Sex crimes encompass much more than nonconsensual or forced sex; they also include consensual acts that involve an underage individual. When an individual transmits a sexually explicit photo or video via a cellphone, it is known as sexting. When the sexually explicit photo or video involves an underage individual, it is illegal and that person can be charged with a sex crime. Sexting can also involve the posting of these images to Facebook or other social media websites.
These images are considered child pornography, even if they were taken by another minor. Most often, an individual suspected of illegally sextingwill be charged with solicitation of a minor. In Texas, the penalty for this conviction is two to 10 years in prison, along with registration as a sex offender. However, if the individual whose image was transmitted was under the age of 14, the charge is upgraded to an aggravated charge, which carries stiffer penalties.
What Can Parents Do?
As every parent knows all too well, teens are often unaware of the consequences of their actions until it’s too late. Since about 30 percent of teens have admitted to sexting, it’s important for parents to talk to their kids about the dangers of creating and sending sexually explicit photos or videos. Kids often think sexting is harmless, but it’s up to you to inform them this is definitely not the case. Remind your teen that once he or she sends a sexually explicit image, it is out of his or her control. The image could be sent to many other people or it may be posted publicly on a website. You should also remind your teen that he or she may be charged as a sex offender. Teens may not respond to rules you enforce in your home—such as no texting until homework is done or not bringing their phones to the dinner table—but when they understand sexting is an illegal act and not just something you are against in your home, they may take it more seriously.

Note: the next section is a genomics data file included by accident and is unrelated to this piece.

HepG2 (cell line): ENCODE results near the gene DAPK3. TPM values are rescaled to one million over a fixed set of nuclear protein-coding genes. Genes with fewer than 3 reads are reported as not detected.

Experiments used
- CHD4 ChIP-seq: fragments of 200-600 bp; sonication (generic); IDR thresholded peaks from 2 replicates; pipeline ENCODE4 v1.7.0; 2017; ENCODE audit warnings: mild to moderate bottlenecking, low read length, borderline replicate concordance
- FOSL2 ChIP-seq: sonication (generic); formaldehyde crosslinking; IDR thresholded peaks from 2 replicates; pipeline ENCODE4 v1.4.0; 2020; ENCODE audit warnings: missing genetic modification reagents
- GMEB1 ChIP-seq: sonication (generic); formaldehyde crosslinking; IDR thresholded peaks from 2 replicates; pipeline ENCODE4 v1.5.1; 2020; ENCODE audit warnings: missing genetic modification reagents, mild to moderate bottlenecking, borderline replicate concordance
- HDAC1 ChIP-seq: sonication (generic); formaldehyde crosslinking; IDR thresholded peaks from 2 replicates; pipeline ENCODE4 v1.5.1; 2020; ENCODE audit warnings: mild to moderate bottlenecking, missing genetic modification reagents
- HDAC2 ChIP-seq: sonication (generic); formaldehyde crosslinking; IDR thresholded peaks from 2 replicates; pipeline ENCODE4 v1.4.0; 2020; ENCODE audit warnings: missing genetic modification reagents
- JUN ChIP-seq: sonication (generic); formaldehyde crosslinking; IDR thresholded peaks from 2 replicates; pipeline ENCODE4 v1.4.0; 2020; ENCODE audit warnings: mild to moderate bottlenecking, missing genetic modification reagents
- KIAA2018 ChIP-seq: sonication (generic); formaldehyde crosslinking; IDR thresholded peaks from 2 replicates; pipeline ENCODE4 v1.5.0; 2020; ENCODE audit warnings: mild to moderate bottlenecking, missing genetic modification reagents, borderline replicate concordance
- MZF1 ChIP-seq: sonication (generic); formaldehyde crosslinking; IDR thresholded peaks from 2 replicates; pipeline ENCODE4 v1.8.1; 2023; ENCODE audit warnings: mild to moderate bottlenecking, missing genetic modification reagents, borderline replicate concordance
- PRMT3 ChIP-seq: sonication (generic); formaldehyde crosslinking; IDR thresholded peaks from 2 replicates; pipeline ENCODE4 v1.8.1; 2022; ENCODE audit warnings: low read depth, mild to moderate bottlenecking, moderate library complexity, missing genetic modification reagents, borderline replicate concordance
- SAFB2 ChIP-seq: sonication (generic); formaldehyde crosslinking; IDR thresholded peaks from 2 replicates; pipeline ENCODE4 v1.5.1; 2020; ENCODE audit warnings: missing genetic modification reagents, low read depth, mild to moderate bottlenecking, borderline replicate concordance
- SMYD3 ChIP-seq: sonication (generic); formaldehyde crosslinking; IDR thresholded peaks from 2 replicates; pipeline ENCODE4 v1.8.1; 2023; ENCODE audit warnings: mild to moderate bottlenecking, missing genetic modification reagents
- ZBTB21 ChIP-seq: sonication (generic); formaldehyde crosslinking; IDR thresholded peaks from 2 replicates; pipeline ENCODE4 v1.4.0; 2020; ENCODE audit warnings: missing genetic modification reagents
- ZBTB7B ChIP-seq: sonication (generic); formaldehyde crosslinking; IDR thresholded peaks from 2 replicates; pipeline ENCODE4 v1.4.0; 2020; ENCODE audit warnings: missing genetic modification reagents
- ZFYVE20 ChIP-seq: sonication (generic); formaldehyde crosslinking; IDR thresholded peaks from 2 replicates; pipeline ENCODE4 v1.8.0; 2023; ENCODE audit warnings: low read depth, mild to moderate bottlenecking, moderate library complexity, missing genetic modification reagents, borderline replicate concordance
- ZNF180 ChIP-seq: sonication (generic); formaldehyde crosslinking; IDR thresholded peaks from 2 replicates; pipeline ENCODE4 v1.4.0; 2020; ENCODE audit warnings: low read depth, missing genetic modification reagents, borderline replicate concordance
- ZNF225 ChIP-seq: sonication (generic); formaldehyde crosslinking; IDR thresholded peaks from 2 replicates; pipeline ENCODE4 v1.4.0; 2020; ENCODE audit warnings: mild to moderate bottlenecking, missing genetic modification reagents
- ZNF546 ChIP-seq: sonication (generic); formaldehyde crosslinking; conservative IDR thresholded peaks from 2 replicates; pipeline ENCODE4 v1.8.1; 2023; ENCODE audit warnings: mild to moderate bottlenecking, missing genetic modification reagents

Parents should also look for the warning signs that their child might be sexting. For example, if your child spends a lot of time on his or her phone at night, this could be a sign of sexting. If you walk into the room, see if your child puts his phone away or closes the screen on his computer. If so, he may be looking at inappropriate content or sexting with his peers. Parents always have the option of using monitoring software to review the content of their teens’ smartphones and computers. This will help parents identify when their kids are engaging in bad behaviors so you can stop them before they are charged with a serious crime.
Teens may not take sexting seriously, but the law does. Has your child been accused of illegal sexting in the Dallas or Plano areas? Call the Law Offices Of Jeffrey C. Grass at (972) 954-4441 and work with a criminal defense attorney who has extensive experience in handling sex crimes.